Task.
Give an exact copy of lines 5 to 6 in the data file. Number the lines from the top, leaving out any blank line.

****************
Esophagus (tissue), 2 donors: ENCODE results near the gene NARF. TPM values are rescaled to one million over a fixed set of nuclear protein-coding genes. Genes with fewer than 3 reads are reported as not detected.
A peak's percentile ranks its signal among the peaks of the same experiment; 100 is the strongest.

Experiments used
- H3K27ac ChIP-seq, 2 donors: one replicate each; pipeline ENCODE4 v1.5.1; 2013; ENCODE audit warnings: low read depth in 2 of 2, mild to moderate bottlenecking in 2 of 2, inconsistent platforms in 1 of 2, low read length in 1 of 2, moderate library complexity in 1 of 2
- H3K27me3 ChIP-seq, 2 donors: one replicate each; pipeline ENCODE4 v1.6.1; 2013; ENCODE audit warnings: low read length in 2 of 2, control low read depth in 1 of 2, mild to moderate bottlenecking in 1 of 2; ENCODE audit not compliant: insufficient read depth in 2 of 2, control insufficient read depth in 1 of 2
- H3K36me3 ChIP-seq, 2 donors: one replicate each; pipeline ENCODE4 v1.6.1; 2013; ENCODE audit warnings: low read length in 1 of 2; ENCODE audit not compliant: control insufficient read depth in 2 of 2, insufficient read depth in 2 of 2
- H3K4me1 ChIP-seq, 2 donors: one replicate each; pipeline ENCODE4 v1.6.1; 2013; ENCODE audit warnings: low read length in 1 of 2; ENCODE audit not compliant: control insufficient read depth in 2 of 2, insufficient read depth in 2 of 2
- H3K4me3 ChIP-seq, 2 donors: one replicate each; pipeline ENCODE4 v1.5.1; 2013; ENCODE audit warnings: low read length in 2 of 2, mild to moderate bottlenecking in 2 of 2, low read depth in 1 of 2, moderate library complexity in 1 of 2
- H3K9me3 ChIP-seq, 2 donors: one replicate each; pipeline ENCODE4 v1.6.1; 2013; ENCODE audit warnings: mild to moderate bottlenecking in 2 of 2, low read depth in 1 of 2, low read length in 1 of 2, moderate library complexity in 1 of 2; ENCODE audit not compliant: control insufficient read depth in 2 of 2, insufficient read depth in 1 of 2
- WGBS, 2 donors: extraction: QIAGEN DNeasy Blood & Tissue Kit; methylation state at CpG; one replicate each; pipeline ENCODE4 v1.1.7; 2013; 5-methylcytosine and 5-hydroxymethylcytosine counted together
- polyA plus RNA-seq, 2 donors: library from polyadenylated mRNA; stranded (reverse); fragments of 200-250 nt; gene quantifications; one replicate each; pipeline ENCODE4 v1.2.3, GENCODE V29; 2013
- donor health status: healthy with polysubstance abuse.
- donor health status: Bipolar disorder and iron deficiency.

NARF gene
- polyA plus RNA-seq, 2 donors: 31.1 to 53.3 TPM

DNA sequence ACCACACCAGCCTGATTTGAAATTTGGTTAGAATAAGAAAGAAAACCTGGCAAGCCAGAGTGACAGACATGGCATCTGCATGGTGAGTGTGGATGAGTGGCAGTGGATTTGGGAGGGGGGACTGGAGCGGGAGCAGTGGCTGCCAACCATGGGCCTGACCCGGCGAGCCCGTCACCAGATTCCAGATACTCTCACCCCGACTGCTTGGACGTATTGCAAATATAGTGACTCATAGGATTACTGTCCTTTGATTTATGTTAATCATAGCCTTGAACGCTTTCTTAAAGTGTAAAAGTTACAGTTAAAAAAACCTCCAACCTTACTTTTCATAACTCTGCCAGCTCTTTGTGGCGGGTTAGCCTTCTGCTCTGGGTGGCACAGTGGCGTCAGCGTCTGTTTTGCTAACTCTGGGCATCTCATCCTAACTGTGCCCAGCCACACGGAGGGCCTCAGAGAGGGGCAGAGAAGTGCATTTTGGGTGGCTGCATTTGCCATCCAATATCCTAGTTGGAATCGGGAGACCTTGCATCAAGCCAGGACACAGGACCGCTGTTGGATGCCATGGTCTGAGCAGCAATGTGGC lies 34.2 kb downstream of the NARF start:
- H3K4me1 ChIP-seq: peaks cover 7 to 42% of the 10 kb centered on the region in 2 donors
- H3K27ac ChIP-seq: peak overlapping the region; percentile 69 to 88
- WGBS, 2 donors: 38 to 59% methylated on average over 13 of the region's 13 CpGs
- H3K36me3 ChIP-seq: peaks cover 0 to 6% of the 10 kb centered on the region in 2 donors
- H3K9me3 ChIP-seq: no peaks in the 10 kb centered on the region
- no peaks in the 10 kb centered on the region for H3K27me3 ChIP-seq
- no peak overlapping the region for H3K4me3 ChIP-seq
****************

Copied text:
- H3K27me3 ChIP-seq, 2 donors: one replicate each; pipeline ENCODE4 v1.6.1; 2013; ENCODE audit warnings: low read length in 2 of 2, control low read depth in 1 of 2, mild to moderate bottlenecking in 1 of 2; ENCODE audit not compliant: insufficient read depth in 2 of 2, control insufficient read depth in 1 of 2
- H3K36me3 ChIP-seq, 2 donors: one replicate each; pipeline ENCODE4 v1.6.1; 2013; ENCODE audit warnings: low read length in 1 of 2; ENCODE audit not compliant: control insufficient read depth in 2 of 2, insufficient read depth in 2 of 2